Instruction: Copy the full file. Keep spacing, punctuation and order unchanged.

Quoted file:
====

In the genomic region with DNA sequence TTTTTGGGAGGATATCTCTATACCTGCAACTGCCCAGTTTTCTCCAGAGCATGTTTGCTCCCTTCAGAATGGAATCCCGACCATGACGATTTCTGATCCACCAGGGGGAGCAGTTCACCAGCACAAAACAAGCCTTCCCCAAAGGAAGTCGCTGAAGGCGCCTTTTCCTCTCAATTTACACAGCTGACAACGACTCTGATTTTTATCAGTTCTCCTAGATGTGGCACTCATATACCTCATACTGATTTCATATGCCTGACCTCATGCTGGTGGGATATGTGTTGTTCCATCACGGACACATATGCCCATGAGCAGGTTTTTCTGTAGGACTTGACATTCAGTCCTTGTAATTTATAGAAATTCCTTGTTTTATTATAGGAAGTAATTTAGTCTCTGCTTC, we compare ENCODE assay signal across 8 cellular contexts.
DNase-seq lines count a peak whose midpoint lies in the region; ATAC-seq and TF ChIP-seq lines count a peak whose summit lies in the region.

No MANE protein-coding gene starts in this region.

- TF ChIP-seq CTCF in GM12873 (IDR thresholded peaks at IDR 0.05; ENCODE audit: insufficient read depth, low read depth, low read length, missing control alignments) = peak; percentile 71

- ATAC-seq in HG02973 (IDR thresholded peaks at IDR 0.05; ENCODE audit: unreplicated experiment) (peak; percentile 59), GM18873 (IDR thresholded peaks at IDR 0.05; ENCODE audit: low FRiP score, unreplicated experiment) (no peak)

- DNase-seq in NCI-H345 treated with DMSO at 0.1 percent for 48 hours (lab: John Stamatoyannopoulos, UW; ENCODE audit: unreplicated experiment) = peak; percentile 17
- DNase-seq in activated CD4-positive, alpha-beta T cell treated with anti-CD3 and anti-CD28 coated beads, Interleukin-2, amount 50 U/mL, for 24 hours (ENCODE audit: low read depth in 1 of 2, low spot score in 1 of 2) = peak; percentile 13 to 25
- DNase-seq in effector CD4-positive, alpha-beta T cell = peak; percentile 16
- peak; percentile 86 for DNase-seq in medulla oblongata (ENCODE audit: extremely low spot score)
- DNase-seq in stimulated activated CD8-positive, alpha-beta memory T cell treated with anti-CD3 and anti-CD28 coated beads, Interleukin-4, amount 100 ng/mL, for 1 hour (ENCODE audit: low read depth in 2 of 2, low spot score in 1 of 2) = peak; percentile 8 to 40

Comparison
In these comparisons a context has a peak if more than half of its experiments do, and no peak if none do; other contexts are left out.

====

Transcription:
In the genomic region with DNA sequence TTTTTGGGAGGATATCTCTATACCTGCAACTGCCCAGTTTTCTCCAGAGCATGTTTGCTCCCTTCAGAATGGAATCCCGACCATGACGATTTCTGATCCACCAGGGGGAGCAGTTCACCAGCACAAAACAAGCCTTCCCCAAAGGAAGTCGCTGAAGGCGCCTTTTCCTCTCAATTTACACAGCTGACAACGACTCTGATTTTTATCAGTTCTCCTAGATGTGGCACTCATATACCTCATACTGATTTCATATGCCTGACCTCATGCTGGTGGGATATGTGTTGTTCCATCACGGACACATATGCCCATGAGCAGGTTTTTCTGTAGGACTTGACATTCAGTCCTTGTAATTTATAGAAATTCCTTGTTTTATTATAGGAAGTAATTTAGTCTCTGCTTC, we compare ENCODE assay signal across 8 cellular contexts.
DNase-seq lines count a peak whose midpoint lies in the region; ATAC-seq and TF ChIP-seq lines count a peak whose summit lies in the region.

No MANE protein-coding gene starts in this region.

- TF ChIP-seq CTCF in GM12873 (IDR thresholded peaks at IDR 0.05; ENCODE audit: insufficient read depth, low read depth, low read length, missing control alignments) = peak; percentile 71

- ATAC-seq in HG02973 (IDR thresholded peaks at IDR 0.05; ENCODE audit: unreplicated experiment) (peak; percentile 59), GM18873 (IDR thresholded peaks at IDR 0.05; ENCODE audit: low FRiP score, unreplicated experiment) (no peak)

- DNase-seq in NCI-H345 treated with DMSO at 0.1 percent for 48 hours (lab: John Stamatoyannopoulos, UW; ENCODE audit: unreplicated experiment) = peak; percentile 17
- DNase-seq in activated CD4-positive, alpha-beta T cell treated with anti-CD3 and anti-CD28 coated beads, Interleukin-2, amount 50 U/mL, for 24 hours (ENCODE audit: low read depth in 1 of 2, low spot score in 1 of 2) = peak; percentile 13 to 25
- DNase-seq in effector CD4-positive, alpha-beta T cell = peak; percentile 16
- peak; percentile 86 for DNase-seq in medulla oblongata (ENCODE audit: extremely low spot score)
- DNase-seq in stimulated activated CD8-positive, alpha-beta memory T cell treated with anti-CD3 and anti-CD28 coated beads, Interleukin-4, amount 100 ng/mL, for 1 hour (ENCODE audit: low read depth in 2 of 2, low spot score in 1 of 2) = peak; percentile 8 to 40

Comparison
In these comparisons a context has a peak if more than half of its experiments do, and no peak if none do; other contexts are left out.